Jason Hanold shares three ways you can tell if your company requires a problem solver.
Many executives considering a career move are attracted by a company that’s strong, growing and looks like it will be around for a while.
However, those who I refer to as “problem-solvers” view security and stability as boring: the messier, the better. How do you know if you – or someone you’re recruiting – are the type of leader who is more likely to run into a burning building rather than away from it?
Here are three ways to tell if your company might require a problem-solver:
- Major challenge: problem-solvers are wicked smart and assume they can fix the hairiest of problems. It doesn’t scare them that there’s a lot of pressure to produce in the C-suite or a key management position. They’re like first responders in a way: they live for the adrenaline rush and would be bored out of their minds if they were put into a maintenance role at a stable company.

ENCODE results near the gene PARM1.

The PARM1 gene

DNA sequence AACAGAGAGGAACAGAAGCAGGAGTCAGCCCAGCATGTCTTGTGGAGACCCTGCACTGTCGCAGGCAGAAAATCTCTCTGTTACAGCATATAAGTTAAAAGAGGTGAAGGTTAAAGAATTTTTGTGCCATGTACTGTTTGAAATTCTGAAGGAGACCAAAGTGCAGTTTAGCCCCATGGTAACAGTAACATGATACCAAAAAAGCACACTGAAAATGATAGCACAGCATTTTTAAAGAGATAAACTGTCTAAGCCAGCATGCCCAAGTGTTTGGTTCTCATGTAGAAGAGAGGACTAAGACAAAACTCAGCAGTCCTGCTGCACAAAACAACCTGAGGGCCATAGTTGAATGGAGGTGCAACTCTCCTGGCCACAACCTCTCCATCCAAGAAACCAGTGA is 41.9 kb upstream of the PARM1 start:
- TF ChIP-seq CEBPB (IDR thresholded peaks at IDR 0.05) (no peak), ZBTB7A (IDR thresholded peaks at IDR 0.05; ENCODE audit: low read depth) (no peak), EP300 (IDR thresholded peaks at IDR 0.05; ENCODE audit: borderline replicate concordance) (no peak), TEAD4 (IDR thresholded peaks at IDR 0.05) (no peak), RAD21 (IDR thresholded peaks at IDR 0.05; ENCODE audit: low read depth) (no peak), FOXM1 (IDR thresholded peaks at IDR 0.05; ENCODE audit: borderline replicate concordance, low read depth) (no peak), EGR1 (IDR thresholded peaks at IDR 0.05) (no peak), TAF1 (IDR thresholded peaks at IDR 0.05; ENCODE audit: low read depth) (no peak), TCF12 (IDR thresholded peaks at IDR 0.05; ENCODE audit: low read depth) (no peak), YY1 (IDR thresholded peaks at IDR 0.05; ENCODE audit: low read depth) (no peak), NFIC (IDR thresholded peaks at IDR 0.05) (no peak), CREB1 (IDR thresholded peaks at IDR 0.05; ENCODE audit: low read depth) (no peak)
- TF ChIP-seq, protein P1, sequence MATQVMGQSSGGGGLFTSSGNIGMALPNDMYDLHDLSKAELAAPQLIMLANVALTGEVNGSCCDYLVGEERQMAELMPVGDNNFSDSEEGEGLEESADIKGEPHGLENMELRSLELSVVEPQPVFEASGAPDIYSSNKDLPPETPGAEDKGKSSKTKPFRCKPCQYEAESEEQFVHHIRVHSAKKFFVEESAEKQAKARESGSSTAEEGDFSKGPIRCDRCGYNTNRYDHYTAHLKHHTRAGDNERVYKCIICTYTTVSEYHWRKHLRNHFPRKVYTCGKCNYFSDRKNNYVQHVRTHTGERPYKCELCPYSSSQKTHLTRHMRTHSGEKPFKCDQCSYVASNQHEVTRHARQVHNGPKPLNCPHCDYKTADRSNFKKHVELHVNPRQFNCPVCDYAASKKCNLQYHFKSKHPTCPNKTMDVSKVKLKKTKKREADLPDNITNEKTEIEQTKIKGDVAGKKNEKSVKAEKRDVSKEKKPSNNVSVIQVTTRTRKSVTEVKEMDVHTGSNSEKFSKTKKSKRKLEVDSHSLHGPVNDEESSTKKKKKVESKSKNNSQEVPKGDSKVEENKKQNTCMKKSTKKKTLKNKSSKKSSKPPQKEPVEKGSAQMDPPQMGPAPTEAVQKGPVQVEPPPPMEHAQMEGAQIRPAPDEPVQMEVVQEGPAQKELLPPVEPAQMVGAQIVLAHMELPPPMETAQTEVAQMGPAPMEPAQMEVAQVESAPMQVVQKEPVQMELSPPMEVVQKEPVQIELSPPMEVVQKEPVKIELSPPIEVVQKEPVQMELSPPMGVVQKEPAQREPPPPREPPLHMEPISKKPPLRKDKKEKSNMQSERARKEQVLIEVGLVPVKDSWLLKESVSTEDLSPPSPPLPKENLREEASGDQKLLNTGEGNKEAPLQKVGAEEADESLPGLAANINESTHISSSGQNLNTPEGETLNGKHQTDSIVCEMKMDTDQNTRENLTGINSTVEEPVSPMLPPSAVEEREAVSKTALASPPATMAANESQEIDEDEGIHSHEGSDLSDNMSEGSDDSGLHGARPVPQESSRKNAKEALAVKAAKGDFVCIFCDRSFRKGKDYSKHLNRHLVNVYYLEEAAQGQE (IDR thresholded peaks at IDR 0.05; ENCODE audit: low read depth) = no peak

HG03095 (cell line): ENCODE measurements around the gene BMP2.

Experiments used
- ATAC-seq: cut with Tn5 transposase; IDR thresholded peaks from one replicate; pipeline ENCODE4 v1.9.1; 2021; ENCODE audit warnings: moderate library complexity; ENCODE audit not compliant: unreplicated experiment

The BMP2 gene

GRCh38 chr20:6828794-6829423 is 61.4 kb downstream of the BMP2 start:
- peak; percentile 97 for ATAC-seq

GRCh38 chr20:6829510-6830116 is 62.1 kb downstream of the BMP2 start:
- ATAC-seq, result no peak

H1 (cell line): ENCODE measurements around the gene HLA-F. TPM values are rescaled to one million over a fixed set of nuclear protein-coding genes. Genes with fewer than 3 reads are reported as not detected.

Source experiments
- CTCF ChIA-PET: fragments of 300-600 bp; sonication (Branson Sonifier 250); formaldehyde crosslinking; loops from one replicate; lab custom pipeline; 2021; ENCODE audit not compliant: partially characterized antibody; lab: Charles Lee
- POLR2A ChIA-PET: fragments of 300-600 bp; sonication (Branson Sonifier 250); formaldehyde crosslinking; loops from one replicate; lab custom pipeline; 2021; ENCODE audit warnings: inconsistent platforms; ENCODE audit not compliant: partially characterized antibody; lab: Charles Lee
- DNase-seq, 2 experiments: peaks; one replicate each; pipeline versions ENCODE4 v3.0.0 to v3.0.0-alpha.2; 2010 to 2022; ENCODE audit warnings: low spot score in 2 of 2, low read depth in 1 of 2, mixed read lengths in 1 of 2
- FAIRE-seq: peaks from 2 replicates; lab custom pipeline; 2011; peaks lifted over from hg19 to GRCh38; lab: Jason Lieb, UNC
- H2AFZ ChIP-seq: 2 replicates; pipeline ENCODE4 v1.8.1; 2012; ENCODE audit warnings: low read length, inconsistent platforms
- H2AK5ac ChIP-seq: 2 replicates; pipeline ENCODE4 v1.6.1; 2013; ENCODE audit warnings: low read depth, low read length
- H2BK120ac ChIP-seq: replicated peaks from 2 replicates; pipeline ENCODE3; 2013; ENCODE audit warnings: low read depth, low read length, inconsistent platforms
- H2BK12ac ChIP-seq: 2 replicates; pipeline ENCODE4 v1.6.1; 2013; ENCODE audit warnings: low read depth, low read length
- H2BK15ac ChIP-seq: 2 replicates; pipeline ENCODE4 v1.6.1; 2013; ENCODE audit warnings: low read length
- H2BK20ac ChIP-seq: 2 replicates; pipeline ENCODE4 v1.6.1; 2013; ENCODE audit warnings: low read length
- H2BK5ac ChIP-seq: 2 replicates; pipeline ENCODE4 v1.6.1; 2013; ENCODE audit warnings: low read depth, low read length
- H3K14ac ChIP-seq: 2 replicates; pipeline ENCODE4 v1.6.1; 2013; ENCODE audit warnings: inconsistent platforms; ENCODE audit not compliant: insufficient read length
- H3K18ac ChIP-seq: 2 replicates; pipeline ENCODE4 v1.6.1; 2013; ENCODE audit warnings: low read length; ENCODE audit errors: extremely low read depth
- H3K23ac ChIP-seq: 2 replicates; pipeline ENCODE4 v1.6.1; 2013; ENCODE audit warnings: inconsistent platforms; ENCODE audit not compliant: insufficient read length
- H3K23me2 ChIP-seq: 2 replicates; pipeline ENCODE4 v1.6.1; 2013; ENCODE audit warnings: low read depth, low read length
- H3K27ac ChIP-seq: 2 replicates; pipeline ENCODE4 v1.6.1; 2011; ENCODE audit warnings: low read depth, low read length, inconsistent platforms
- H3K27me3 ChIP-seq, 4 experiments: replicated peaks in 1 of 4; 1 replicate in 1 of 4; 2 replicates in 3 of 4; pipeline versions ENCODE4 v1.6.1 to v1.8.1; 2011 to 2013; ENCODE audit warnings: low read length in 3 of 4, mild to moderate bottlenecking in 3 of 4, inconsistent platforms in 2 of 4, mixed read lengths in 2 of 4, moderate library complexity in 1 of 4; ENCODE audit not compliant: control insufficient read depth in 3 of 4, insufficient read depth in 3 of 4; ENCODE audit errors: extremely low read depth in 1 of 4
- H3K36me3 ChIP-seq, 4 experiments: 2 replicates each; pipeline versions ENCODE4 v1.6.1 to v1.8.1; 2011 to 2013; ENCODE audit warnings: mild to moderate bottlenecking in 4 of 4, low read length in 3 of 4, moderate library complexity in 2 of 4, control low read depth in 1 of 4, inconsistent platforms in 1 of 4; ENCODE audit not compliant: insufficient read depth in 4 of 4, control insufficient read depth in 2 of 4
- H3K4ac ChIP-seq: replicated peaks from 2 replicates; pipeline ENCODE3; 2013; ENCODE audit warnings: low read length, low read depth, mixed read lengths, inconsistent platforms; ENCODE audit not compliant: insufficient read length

- Long odds: when I recruit for positions at challenging companies, the executives who are intrigued are those who like to have their backs against the wall. They don’t let others’ lack of success or their own potential failures hold them back. Instead, they’re propelled by their confidence that they’ve beaten the odds before and can do it again.
- Limited commitment: problem-solvers aren’t in it for the 20-year gold watch. They know they won’t finish their careers at this company and are more concerned about getting their mettle tested. They assume the turnaround will happen within a few years – if it happens at all – and then they’ll be on to their next adventure.
When I talk with potential problem-solvers on behalf of a struggling company, they want the unvarnished truth, not rose-colored glasses. I balance the attractive parts of the job with the ones that might make a typical person say, “No, way.” That’s why it takes a special person to predict potential success where just about everyone else sees an impossible mess.